THE controversy on SLAVERY, in the United States, has been one of an exciting and complicated character. The power to emancipate existing, in fact, in the States separately and not in the general government, the efforts to abolish it, by appeals to public opinion, have been fruitless except when confined to single States. In Great Britain the question was simple. The power to abolish slavery in her West Indian colonies was vested in Parliament. To agitate the people of England, and call out a full expression of sentiment, was to control Parliament and secure its abolition. The success of the English abolitionists, in the employment of moral force, had a powerful influence in modifying the policy of American anti-slavery men. Failing to discern the difference in the condition of the two countries, they attempted to create a public sentiment throughout the United States adverse to slavery, in the confident expectation of speedily overthrowing the institution. The issue taken, that slavery is malum in se—a sin in itself—was prosecuted with all the zeal and eloquence they could command. Churches adopting the sin per se doctrine, inquired of their converts, not whether they supported slavery by the use of its products, but whether they believed the institution itself sinful. Could public sentiment be brought to assume the proper ground; could the slaveholder be convinced that the world denounced him as equally criminal with the robber and murderer; then, it was believed, he would abandon the system. Political parties, subsequently organized, taught, that to vote for a slave-holder, or a pro-slavery man, was sinful, and could not be done without violence to conscience; while, at the same time, they made no scruples of using the products of slave labor—the exorbitant demand for which was the great bulwark of the institution. This was a radical error. It laid who adopted it open to the charge of practical inconsistency, and left them without any moral power over the consciences of others. As long as all used their products, so long the slaveholders found the per se doctrine working them no harm; as long as no provision was made for supplying the demand for tropical products by free labor, so long there was no risk in extending the field of operations. Thus, the very things necessary to the overthrow of American slavery, were left undone, while those essential to its prosperity, were continued in the most active operation; so that, now, after more than a thirty years’ war, we may say, emphatically, COTTEN IS KING, and his enemies are vanquished.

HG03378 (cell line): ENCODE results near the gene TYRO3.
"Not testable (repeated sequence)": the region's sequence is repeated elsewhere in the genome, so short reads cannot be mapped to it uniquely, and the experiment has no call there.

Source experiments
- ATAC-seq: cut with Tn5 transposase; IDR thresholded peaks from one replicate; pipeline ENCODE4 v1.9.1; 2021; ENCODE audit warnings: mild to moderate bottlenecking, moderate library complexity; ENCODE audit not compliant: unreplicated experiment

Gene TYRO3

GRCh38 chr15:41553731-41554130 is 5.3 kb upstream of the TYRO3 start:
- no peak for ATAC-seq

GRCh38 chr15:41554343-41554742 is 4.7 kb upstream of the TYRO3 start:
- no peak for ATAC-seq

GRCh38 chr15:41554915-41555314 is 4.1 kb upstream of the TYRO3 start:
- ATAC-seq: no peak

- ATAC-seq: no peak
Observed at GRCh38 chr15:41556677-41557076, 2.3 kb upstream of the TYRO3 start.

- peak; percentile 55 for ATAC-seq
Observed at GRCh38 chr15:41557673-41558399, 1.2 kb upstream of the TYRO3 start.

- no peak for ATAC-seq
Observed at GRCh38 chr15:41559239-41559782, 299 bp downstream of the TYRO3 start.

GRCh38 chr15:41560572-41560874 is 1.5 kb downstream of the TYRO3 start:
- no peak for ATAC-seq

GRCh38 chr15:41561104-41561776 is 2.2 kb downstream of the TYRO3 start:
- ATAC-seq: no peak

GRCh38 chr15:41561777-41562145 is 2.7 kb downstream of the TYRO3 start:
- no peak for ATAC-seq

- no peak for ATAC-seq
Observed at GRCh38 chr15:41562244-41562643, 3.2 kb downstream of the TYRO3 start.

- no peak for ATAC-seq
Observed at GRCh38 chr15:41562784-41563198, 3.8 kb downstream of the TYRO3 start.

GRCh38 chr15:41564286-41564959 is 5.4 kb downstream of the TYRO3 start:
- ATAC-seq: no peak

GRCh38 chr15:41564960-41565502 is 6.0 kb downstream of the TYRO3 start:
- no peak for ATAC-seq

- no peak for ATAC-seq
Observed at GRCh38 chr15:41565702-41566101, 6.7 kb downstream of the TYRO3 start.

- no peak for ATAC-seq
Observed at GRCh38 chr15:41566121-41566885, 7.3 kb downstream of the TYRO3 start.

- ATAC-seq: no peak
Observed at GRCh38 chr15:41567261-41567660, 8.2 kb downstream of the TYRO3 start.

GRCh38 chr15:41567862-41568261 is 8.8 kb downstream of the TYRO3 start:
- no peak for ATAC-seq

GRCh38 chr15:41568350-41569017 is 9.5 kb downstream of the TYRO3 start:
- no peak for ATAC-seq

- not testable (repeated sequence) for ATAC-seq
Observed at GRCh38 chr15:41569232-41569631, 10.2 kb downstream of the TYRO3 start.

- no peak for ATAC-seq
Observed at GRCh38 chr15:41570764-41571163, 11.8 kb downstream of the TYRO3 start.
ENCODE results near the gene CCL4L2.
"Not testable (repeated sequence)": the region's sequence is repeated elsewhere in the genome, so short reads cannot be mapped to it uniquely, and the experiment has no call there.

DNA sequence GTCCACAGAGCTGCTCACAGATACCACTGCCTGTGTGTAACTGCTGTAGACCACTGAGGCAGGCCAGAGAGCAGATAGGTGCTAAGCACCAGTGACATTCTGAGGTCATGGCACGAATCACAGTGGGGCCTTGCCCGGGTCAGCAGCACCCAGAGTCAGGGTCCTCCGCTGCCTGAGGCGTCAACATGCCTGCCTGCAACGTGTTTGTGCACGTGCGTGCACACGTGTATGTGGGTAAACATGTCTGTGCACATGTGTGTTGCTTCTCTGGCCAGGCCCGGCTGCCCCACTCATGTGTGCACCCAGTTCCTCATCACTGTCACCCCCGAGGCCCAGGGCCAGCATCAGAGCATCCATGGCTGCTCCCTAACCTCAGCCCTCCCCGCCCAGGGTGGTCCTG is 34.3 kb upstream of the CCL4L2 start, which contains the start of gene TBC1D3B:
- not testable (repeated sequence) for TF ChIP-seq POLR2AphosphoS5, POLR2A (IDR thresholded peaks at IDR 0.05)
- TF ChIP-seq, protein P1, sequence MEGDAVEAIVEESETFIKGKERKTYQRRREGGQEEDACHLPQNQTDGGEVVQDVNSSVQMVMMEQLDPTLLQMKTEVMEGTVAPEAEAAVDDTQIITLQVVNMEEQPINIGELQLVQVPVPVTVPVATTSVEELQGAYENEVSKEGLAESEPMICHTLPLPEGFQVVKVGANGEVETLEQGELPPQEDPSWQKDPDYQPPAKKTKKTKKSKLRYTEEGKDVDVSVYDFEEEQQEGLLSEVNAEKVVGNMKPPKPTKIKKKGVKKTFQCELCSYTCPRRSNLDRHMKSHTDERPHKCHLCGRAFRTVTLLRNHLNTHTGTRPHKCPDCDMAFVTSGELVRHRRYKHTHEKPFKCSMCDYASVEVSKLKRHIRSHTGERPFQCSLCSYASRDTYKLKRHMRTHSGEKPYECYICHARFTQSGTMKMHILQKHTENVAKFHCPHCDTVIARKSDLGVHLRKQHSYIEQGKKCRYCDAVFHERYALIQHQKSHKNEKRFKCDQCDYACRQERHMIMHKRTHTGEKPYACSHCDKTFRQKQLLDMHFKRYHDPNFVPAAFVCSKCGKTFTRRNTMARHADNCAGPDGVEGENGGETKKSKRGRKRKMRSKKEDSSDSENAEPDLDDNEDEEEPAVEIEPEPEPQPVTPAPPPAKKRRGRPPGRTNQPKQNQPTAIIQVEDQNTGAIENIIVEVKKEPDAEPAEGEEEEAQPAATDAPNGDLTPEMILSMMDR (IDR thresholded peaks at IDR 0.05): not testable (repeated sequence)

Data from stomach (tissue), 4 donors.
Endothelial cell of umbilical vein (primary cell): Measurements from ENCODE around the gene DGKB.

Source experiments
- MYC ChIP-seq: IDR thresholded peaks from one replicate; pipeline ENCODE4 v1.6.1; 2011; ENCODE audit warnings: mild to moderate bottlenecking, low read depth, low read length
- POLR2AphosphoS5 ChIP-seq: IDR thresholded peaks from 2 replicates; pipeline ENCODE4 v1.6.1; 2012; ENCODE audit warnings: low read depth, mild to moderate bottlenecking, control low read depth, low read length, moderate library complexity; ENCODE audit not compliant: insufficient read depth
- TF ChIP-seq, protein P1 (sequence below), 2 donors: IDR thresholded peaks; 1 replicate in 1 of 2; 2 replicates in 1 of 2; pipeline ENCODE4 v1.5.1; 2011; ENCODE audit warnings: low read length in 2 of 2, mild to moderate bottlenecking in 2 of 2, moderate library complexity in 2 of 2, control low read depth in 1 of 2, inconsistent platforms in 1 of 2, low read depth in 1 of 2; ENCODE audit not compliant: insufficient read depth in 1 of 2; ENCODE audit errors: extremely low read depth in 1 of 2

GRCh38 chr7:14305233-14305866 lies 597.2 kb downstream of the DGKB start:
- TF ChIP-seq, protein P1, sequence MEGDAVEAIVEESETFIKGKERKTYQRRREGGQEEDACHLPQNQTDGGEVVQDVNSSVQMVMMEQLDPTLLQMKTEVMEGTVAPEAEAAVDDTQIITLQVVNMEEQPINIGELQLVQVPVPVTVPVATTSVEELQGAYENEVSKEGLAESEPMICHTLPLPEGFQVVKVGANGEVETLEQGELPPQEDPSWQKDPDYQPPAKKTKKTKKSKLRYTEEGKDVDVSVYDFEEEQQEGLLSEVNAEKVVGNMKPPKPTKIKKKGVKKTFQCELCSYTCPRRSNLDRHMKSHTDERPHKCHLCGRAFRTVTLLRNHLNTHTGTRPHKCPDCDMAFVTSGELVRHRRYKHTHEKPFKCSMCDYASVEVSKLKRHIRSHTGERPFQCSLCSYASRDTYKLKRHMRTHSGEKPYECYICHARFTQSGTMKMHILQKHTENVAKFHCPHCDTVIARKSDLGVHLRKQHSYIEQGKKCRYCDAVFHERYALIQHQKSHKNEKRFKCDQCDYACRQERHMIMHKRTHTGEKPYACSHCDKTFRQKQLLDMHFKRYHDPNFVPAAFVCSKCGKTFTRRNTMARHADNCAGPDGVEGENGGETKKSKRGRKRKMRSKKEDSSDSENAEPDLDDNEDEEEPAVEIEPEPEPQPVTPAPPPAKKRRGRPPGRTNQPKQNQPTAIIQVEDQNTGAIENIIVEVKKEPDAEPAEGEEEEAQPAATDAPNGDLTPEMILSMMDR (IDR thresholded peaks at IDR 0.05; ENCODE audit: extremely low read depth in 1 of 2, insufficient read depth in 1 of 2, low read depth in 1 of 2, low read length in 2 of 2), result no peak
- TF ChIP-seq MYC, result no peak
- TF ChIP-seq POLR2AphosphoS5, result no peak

~ David Christy (1860)